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Professor makes words of ancient poet sing on ‘MTS...

Professor makes words of ancient poet sing on ‘MTSU On the Record’ (+VIDEO)

An MTSU professor whose musical compositions give voice to the words of a first-century B.C. poet was the guest on a recent edition of the “MTSU On the Record” radio program.

Dr. Michael Linton

Dr. Michael Linton

Host Gina Logue’s interview with Dr. Michael Linton first aired March 2 on WMOT-FM (89.5 and www.wmot.org ). You can listen to their conversation here.

This bust of late Roman poet Gaius Valerius Catullus is on the Piazza Carducci in Sirmione in the Lombardy region of northern Italy.

This bust of late Roman poet Gaius Valerius Catullus is on the Piazza Carducci in Sirmione in the Lombardy region of northern Italy.

Linton, a professor of music theory, wrote the music for “Carmina Catulli,” a CD of songs using the poetry of Gaius Valerius Catullus, one of the most acclaimed poets of the ancient world. Tracks from the album are integrated into the broadcast.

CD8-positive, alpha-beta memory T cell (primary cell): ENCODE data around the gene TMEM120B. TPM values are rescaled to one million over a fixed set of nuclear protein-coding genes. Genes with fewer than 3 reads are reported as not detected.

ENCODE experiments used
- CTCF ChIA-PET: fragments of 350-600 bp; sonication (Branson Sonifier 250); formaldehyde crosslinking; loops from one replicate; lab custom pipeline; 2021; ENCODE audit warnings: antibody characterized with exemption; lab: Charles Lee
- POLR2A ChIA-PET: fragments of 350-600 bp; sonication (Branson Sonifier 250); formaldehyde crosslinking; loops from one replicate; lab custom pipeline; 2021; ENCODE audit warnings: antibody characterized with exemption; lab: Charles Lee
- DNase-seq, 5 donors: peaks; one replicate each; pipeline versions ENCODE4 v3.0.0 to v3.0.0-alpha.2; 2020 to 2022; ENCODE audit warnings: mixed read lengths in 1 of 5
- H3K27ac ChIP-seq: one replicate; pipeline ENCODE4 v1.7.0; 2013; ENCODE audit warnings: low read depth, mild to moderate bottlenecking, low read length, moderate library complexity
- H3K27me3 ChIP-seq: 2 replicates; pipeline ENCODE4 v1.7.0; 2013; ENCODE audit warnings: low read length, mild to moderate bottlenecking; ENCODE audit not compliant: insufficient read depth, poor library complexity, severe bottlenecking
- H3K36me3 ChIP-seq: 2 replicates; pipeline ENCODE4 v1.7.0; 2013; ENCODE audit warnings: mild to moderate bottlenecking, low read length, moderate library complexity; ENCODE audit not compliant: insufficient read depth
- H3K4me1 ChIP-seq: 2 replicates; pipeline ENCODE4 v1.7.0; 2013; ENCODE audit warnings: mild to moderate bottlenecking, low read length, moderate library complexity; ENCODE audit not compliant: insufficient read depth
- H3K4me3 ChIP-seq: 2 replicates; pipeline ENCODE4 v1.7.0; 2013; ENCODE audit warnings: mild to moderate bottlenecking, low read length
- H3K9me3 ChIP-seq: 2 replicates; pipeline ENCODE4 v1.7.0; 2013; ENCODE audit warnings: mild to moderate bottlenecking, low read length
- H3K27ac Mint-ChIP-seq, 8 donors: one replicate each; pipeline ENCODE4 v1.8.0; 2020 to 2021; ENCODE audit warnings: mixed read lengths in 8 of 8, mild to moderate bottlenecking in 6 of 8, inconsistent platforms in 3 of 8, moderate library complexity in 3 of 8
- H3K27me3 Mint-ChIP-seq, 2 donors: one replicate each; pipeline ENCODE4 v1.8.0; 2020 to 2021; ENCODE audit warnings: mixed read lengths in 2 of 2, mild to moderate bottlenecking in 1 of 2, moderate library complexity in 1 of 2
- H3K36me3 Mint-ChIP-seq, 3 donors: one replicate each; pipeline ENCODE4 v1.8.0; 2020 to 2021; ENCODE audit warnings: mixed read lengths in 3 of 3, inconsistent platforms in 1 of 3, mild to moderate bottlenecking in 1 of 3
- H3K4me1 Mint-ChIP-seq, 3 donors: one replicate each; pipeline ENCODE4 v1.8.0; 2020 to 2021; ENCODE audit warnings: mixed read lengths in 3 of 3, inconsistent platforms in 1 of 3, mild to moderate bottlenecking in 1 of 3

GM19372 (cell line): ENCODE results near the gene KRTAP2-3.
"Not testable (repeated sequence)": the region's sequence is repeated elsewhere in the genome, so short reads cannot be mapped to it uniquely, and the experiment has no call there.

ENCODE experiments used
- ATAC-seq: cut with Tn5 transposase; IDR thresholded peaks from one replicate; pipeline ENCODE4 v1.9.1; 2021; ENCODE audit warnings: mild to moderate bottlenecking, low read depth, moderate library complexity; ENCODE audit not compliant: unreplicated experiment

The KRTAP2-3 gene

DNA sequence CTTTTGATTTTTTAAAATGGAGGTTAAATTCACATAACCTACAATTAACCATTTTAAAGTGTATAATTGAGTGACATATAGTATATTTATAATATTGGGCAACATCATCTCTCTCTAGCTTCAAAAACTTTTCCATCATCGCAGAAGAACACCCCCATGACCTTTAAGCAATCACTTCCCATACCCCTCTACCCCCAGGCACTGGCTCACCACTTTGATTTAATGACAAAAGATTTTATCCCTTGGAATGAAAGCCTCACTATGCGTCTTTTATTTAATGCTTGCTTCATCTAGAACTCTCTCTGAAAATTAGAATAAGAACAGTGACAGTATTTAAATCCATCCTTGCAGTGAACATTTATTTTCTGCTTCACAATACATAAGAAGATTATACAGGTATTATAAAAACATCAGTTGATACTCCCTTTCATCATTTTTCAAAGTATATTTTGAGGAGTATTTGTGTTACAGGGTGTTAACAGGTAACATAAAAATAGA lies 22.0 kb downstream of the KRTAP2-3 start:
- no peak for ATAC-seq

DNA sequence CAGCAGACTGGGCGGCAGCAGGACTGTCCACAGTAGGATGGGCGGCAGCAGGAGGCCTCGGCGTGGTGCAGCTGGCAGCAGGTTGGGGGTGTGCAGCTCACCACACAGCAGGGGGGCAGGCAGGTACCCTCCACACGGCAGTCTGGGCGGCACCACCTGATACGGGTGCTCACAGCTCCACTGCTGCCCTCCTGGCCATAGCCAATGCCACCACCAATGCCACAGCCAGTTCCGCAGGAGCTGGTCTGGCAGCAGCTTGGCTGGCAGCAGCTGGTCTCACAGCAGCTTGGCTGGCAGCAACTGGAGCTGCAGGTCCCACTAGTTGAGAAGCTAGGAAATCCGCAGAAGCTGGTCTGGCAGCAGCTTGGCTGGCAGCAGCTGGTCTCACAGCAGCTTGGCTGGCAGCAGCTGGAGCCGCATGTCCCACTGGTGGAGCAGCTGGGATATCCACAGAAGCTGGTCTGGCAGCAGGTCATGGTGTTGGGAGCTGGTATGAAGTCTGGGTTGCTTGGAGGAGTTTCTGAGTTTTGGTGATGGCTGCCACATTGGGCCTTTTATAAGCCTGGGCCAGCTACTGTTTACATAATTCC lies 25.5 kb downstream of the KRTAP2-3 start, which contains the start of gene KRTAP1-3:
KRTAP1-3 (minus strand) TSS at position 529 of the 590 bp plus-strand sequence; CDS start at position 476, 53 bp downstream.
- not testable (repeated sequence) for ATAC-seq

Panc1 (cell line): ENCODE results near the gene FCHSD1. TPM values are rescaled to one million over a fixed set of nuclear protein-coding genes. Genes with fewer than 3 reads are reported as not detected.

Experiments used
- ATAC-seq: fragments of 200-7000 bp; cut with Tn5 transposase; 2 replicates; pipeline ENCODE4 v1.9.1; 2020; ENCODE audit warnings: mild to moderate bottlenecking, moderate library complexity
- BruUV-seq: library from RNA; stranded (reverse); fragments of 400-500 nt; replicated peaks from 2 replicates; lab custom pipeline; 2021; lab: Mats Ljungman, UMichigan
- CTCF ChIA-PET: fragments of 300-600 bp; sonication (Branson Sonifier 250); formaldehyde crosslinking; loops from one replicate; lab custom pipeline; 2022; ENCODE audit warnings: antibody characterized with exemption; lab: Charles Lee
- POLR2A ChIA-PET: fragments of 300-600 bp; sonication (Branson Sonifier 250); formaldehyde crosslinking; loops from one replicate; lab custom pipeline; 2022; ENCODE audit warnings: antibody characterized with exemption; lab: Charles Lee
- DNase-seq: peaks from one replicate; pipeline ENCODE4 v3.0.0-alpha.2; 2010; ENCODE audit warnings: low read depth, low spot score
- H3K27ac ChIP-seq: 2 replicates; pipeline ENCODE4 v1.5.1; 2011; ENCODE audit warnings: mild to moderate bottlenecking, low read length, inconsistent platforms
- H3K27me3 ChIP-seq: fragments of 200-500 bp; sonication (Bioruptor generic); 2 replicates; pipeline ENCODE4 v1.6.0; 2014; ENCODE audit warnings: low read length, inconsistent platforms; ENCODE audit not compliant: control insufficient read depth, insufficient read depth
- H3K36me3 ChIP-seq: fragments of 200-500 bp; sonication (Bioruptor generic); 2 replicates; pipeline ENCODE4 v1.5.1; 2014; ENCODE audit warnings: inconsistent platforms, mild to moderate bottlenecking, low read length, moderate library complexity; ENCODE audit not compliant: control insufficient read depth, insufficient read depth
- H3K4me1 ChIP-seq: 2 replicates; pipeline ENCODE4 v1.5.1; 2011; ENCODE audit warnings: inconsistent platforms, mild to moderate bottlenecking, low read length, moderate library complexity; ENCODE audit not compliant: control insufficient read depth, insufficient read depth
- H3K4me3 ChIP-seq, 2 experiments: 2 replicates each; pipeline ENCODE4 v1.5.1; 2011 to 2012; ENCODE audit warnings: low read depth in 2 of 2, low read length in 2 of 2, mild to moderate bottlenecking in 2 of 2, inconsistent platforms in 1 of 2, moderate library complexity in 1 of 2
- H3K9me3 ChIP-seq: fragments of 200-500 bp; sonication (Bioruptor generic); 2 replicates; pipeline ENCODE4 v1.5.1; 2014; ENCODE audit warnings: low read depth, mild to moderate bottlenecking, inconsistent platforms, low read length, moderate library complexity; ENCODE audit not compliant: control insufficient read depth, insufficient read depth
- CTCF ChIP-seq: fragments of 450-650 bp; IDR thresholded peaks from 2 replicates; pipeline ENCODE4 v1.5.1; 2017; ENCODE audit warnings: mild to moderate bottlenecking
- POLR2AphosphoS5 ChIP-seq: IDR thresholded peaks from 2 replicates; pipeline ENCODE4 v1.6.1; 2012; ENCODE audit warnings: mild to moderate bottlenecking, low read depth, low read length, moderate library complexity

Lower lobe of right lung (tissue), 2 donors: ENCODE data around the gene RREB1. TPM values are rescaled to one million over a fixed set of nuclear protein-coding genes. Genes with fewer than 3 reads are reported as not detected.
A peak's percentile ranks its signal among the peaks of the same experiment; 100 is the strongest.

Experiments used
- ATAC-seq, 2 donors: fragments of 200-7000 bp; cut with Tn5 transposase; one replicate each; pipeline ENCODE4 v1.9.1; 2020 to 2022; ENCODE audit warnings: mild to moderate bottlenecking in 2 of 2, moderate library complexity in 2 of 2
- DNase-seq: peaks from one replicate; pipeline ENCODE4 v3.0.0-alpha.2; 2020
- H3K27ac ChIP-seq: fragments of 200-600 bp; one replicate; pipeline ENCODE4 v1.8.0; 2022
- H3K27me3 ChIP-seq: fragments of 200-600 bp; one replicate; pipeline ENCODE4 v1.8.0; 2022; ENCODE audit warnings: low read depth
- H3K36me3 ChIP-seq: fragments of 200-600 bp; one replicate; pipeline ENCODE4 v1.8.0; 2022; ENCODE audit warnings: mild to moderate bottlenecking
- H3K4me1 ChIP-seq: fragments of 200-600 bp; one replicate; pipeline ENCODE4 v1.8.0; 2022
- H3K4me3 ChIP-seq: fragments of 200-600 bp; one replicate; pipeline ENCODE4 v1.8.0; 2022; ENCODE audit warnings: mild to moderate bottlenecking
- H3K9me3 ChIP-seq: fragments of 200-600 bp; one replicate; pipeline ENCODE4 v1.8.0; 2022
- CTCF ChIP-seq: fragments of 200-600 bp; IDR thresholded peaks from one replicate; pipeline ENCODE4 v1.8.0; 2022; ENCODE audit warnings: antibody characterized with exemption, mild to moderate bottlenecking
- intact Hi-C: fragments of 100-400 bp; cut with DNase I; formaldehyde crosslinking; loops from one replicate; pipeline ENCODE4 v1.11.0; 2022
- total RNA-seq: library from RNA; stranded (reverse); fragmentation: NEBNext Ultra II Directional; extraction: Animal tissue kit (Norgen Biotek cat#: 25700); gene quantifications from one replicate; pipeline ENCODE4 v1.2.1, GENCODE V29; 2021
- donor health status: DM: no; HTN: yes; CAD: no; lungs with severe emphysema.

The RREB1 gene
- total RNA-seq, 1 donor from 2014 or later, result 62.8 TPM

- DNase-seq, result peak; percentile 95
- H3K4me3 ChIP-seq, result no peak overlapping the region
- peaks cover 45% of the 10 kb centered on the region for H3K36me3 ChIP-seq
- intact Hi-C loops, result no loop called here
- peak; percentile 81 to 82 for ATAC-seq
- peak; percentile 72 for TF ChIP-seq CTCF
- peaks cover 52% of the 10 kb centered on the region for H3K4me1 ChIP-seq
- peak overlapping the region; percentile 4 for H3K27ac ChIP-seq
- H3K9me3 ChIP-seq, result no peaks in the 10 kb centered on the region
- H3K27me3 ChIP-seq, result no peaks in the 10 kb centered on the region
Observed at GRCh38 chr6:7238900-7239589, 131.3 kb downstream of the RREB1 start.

Catullus, a contemporary of Julius Caesar, explored the depths of human emotion, ranging from unbridled sexual passion to painful melancholy.

Jason Paul Peterson provided the piano accompaniment, and baritone Edwin Crossley-Mercer sang Catullus’ words in the original Latin. MTSU recording industry professor Michael Fleming produced the CD.

“Some of the movements, which you really certainly can call ‘atonal,’ are just the way I write,” said Linton, “and some are completely tonal and lyric.

“One of the things you have to do when you put together a dramatic work like this … is you have to have a variety of long things and short things, happy things and sad things, loud, slow, fast, soft. You need that variety.”

Writing for Opera News, the publication of the Metropolitan Opera Guild in New York, critic Joshua Rosenblum called Linton’s work “music of an eclectic but coherent and distinctive style, contemporary but otherworldly.”

To hear previous “MTSU On the Record” programs, visit the searchable “Audio Clips” archives at www.mtsunews.com.

For more information about “MTSU On the Record,” contact Logue at 615-898-5081 or WMOT-FM at 615-898-2800.

A video clip of the interview is available below.


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